steve wrote to mccarver c/o of the cardinals and told him the whole sordid tale of the ball he'd hit into section 162; and mccarver, as if personally responsible for guaranteeing proper custody of every foul that came off his bat, sent a signed baseball --- "to steve, best wishes, tim mccarver." it sat enshrined for some time in a special place of honor on one of our bookshelves, until one year somebody threw our last baseball into the bushes or the creek or whatever, right in the middle of a competitive backyard game of indian ball or hot box. the signed mccarver ball came off its throne and went into service; the autograph gradually disappeared under layers of grass stains and scuff marks and dirt.

that's my best foul ball story.

it's better than the story of the one i actually caught --- also at old busch, in what must have been 1978, off the bat of pittsburgh's omar moreno. now, i could have sworn i corralled this ball in '77, when i was 14 years old; but i'm dead certain the pitcher was bob forsch, and forschie didn't start a home game vs the pirates in 1977. he started two such in '78 . . . . whatever the year, moreno popped one high and soft into the night, and it appeared headed for the mezzanine, right behind us --- we were in our longtime seats in section 158, in the last row of the field boxes. a few fans in our section stood up hopefully, but i knew better; i'd been judging foul-ball arcs for most of my life from those seats, and this one obviously was headed up into 258. i guess moreno must've put some english on the ball, though, because it changed trajectory mid-flight --- honest --- and started coming straight down. i still had my eyes on it but hadn't stood up yet, and i still didn't; kinda slow on the uptake. not until the ball was almost upon me did reality sink in: it was headed straight for me. still steated, i reached up with my right hand --- my left was holding the pen and the scorecard --- and the ball fell into it.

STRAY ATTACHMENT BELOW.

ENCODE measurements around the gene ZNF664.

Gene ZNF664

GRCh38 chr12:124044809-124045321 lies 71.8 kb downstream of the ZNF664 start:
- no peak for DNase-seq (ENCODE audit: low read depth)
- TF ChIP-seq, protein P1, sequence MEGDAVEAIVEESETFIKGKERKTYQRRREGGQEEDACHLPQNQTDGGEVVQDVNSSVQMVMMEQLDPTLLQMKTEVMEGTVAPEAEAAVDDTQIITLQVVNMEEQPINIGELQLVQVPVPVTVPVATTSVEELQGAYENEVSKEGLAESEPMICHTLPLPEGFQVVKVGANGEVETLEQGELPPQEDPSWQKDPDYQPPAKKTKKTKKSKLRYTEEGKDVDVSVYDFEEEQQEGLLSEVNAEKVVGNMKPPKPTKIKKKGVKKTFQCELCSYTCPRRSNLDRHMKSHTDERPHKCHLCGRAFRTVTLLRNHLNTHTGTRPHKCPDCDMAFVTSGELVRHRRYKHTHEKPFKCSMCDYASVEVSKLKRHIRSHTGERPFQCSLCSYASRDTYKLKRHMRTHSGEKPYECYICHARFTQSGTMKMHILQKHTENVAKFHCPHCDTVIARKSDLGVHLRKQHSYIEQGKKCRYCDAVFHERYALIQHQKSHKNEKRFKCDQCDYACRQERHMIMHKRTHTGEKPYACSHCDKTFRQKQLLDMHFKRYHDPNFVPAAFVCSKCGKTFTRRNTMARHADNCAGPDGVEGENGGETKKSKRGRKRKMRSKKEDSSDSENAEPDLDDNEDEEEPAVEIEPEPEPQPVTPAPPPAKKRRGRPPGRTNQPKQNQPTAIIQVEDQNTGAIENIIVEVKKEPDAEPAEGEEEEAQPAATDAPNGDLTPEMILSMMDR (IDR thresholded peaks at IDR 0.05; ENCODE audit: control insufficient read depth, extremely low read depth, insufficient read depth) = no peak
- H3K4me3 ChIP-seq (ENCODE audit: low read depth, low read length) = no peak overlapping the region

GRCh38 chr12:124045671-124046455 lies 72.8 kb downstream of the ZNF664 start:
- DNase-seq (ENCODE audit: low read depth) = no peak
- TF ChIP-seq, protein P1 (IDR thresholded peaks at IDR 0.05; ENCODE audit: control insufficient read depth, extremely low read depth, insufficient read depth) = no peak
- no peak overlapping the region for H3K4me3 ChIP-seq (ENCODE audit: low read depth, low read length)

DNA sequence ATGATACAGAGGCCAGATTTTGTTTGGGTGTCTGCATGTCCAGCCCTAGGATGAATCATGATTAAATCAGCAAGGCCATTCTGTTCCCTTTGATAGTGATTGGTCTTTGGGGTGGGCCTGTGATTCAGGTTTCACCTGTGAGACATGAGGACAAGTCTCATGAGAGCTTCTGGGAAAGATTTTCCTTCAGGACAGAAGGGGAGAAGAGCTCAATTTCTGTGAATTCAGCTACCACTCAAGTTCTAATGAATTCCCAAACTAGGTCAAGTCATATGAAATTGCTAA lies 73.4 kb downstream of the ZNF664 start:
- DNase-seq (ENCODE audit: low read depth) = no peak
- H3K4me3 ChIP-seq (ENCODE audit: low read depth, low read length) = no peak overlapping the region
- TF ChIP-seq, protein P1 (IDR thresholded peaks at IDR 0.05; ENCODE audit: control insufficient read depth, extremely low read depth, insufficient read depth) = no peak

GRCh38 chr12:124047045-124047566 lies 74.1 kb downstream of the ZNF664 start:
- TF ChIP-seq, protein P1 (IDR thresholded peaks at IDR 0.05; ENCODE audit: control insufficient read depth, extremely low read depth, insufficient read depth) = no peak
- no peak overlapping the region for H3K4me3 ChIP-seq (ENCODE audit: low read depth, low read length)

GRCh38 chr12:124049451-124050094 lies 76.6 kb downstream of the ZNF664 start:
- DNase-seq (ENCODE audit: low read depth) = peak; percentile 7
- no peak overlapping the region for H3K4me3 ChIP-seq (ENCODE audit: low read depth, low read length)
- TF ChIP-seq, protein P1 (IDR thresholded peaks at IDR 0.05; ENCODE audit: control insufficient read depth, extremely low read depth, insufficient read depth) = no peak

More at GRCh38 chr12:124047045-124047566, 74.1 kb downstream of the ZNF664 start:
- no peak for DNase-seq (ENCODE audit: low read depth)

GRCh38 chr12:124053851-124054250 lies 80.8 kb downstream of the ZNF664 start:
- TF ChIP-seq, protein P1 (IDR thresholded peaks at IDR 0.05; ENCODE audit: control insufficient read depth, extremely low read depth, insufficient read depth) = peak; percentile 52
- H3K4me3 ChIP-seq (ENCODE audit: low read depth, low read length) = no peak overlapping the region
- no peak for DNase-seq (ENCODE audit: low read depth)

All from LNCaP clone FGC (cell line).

piece a cake.

in the same year, or one very close to it, one of steve's friends, a kid named scott johnson, also caught a foul ball one-handed in those seats --- a line drive. he showed up at school the next day in a cast; broke his hand.

one last thought: i distinctly remember a game in which terry kennedy hit a grandslam, and a fan made a barehanded, one-handed catch of the thing out on the rightfield concourse. i'd thought it was a walkoff hr, but kennedy never hit one of those for the cards; he did hit a slam to right field, though, off tug mcgraw in this game.